On the Island by Tracey Garvis Graves
Rating: ★ ★ ★ ☆ ☆
When thirty-year-old English teacher Anna Emerson is offered a job tutoring T.J. Callahan at his family’s summer rental in the Maldives, she accepts without hesitation; a working vacation on a tropical island trumps the library any day.
T.J. Callahan has no desire to leave town, not that anyone asked him. He’s almost seventeen and if having cancer wasn’t bad enough, now he has to spend his first summer in remission with his family – and a stack of overdue assignments — instead of his friends.
Anna and T.J. are en route to join T.J.’s family in the Maldives when the pilot of their seaplane suffers a fatal heart attack and crash-lands in the Indian Ocean. Adrift in shark-infested waters, their life jackets keep them afloat until they make it to the shore of an uninhabited island. Now Anna and T.J. just want to survive and they must work together to obtain water, food, fire, and shelter.
Their basic needs might be met but as the days turn to weeks, and then months, the castaways encounter plenty of other obstacles, including violent tropical storms, the many dangers lurking in the sea, and the possibility that T.J.’s cancer could return. As T.J. celebrates yet another birthday on the island, Anna begins to wonder if the biggest challenge of all might be living with a boy who is gradually becoming a man.
A lovely romance, an incredibly unique premise, but for me, parts of this fell flat.
It mostly comes down to what I expect from first person perspective. I expect emotion. I expect insight. Not only do I expect to read about a sequence of events, but I also expect to know what a character thinks and feels about those events as they unfold.
I didn’t during most of this.
Imagine that you’re stranded on an island in the middle of the Pacific, when suddenly your only companion and the person you happen to love becomes violently ill out of nowhere:
“I found the first aid kit and shook two Tylenol into the palm of my hand. I helped him swallow the Tylenol with water, but he threw up all over himself a few minutes later.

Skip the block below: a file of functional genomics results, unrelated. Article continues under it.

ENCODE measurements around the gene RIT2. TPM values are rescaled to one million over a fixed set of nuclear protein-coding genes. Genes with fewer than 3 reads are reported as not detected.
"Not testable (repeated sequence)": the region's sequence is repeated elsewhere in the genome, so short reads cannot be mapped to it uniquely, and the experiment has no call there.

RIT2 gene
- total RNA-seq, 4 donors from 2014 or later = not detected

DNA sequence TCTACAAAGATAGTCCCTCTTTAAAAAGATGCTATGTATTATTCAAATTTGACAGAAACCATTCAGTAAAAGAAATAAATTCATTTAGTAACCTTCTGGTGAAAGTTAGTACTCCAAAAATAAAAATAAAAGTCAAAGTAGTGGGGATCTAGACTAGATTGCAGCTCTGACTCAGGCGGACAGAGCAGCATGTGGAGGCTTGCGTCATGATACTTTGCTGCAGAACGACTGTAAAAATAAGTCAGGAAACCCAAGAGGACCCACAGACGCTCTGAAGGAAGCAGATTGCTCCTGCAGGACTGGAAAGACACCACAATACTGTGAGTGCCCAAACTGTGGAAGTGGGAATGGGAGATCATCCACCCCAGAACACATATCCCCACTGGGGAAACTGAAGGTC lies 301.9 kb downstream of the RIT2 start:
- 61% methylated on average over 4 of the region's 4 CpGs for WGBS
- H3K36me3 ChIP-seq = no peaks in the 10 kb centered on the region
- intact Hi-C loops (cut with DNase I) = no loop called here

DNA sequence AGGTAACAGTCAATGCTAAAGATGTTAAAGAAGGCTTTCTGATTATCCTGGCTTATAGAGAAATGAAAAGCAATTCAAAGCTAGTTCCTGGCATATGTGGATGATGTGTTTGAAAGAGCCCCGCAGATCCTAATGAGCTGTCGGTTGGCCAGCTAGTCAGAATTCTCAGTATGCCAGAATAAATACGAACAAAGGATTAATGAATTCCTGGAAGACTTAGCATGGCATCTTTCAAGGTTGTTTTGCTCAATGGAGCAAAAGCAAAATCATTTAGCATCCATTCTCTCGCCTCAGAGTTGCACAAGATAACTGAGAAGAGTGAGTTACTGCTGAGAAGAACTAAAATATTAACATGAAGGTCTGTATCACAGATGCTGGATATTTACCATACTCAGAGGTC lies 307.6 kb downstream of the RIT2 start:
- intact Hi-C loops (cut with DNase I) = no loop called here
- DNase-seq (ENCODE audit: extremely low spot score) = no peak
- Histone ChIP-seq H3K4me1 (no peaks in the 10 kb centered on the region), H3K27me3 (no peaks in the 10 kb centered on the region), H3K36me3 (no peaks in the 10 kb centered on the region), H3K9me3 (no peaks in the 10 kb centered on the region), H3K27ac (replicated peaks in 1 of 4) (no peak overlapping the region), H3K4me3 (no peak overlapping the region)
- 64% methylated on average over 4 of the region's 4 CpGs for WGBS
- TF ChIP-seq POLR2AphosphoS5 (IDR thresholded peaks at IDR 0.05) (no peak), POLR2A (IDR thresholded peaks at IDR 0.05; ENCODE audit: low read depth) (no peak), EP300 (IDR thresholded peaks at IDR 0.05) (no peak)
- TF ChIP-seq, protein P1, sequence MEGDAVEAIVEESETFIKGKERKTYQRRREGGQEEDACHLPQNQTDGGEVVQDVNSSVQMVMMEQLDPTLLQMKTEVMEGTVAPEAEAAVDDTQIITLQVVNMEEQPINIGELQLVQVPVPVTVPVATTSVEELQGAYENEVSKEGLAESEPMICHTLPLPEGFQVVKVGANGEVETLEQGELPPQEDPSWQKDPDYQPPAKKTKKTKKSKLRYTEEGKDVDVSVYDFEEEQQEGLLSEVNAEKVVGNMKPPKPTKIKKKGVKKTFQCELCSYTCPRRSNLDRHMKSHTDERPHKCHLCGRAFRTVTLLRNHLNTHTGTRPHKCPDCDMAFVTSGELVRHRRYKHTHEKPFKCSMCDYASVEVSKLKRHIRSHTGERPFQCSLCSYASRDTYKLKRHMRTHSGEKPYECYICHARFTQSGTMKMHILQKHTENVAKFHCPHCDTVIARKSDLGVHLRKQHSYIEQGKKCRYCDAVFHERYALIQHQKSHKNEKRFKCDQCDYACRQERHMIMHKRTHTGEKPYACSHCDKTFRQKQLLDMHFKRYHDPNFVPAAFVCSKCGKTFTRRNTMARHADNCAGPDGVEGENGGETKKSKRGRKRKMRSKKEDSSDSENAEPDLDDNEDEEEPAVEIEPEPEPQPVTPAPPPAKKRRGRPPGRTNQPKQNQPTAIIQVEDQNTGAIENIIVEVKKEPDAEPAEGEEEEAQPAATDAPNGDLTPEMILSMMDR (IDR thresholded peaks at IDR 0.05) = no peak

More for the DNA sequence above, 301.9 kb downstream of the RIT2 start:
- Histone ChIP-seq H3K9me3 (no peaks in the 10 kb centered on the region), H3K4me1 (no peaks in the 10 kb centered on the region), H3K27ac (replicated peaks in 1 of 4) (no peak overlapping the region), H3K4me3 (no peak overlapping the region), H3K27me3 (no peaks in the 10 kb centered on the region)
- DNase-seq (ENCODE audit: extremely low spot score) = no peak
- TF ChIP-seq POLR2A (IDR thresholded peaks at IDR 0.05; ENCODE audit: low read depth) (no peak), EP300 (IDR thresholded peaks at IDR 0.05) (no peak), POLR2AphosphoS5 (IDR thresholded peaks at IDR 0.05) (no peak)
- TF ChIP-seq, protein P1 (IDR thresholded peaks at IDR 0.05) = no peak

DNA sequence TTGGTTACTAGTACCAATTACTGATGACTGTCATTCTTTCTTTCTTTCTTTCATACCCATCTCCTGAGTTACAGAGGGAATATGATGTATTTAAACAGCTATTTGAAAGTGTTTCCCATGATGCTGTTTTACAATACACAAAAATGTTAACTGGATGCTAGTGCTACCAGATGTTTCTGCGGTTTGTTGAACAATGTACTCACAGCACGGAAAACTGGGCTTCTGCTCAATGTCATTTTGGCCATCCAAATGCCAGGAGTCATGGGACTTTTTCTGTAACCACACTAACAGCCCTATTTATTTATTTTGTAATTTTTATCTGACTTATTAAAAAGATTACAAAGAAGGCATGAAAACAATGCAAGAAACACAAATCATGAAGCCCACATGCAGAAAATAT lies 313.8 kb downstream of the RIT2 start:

I cleaned him up with a t-shirt and tried to shift him over a little, to a drier part of the blanket. He cried out when I touched him.”
That passage is one of many that left me wondering a lot of things. Is she freaking out because he’s sick and all she has to treat him with is Tylenol? Did him puking turn her stomach? Isn’t she terrified that the man she loves might die and there’s nothing she can do to save him?
TELL ME, DAMN IT!
Okay, aside from my annoyance at the detached storytelling, there were other things missing from this. Things that won’t bother most people, but things that nevertheless bothered the hell out of me. Because I used to live on a 8 x 5 mile tropical island.
A huge part of what was lacking from this was the complete and overwhelming culture shock of returning to the mainland. How walking into a Walmart feels like tripping balls because the largest building you’ve seen in years was a mere fraction of its size. How being a passenger in a car going over 50 mph makes you have a panic attack because SLOW DOWN, YOU’RE GOING TO FUCKING KILL US. NO, I DON’T CARE THAT YOU’RE GOING THE SPEED LIMIT, HUMANS WERE NOT MEANT TO TRAVEL FASTER THAN A FART FLIES.
So yeah, there’s that.
Honestly, I still think there’s a lot of good in here. And I urge anyone looking for a unique love story to give this a try.
Just don’t read it on a plane. Because *shudder*